The group Musevi Cemaati, or Jewish Community in Turkish, said that some Turkish "fringe" newspapers and other media were continuing to disseminate anti-Semitic messages, including terms such as "bloody Jews" and criticism of the Torah.
'Zionist diplomats, leave Turkey' (Photo: AP)
Silvyo Ovadya, the head of Musevi Cemaati, said last week in an interview with Haberturk television that there were several hundred examples of recently published writing with anti-Semitic messages linked to the Gaza war.
"Prosecutors must take legal action against these, but they are not," he said.
Musevi Cemaati said Wednesday that it was aware of only one legal case involving an allegedly anti-Semitic act. In the city of Eskisehir, a lawyer seeks a state investigation into a media photograph that showed men in front of an office with a sign saying: "Dogs are allowed, but Jews and Armenians aren't," the group said.
President Abdullah Gul has urged Turks not to engage in wrongful acts against Jews, who first arrived during the Ottoman Empire five centuries ago. They number 23,000 in a population of more than 70 million.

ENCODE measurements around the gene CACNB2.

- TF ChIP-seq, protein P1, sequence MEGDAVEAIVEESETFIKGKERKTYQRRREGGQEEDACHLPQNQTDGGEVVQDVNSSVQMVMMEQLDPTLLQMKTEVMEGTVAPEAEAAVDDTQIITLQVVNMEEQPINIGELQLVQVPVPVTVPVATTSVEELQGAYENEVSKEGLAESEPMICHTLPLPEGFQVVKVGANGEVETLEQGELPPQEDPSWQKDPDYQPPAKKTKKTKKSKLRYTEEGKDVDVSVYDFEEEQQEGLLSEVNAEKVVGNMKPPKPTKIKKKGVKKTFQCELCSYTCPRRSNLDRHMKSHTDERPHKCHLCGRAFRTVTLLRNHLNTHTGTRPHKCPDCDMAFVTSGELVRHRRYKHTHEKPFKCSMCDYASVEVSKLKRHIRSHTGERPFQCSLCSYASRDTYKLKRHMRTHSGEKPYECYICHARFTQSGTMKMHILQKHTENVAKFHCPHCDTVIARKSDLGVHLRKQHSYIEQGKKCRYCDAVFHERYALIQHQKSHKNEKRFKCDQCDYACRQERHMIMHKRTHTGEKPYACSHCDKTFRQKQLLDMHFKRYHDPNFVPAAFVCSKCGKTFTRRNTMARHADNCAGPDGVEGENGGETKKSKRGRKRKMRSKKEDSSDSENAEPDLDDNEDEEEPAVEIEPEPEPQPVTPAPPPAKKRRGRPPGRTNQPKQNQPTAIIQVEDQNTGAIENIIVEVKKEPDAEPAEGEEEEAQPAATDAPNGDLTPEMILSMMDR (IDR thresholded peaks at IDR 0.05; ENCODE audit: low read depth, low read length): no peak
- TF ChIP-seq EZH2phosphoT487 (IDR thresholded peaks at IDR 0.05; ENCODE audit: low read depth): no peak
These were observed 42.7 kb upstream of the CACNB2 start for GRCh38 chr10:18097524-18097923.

Emma Sinclair-Webb of New York-based Human Rights Watch said, however, that a law against hate crimes is "rarely used to prosecute statements about minorities which may amount to racist statements, or anti-Semitic statements, or inciting violence."
Instead, she said, the law has been used to protect the interests of Turkish nationalists by prosecuting Kurds, many of whom want more freedom to express their ethnic identity. Since 1984, a conflict between Turkey and Kurdish rebels has killed tens of thousands.
The Turkish Justice Ministry said prosecutors act independently of the government and the prime minister's office said it could not comment.
There has been fury in predominantly Muslim Turkey over casualties among Palestinian civilians during the Gaza war that ended in a Jan. 18 cease-fire. Huge crowds protested against Israel, unsettling Jews who thought some of the public commentary was anti-Semitic.
Last week, Prime Minister Recep Tayyip Erdogan scolded President Shimon Peres during a panel discussion and walked off a stage during the World Economic Forum in Davos, Switzerland. The Turkish leader has described anti-Semitism as a "crime against humanity" and said criticism of Israel should not be taken as an attack on Jews and their faith.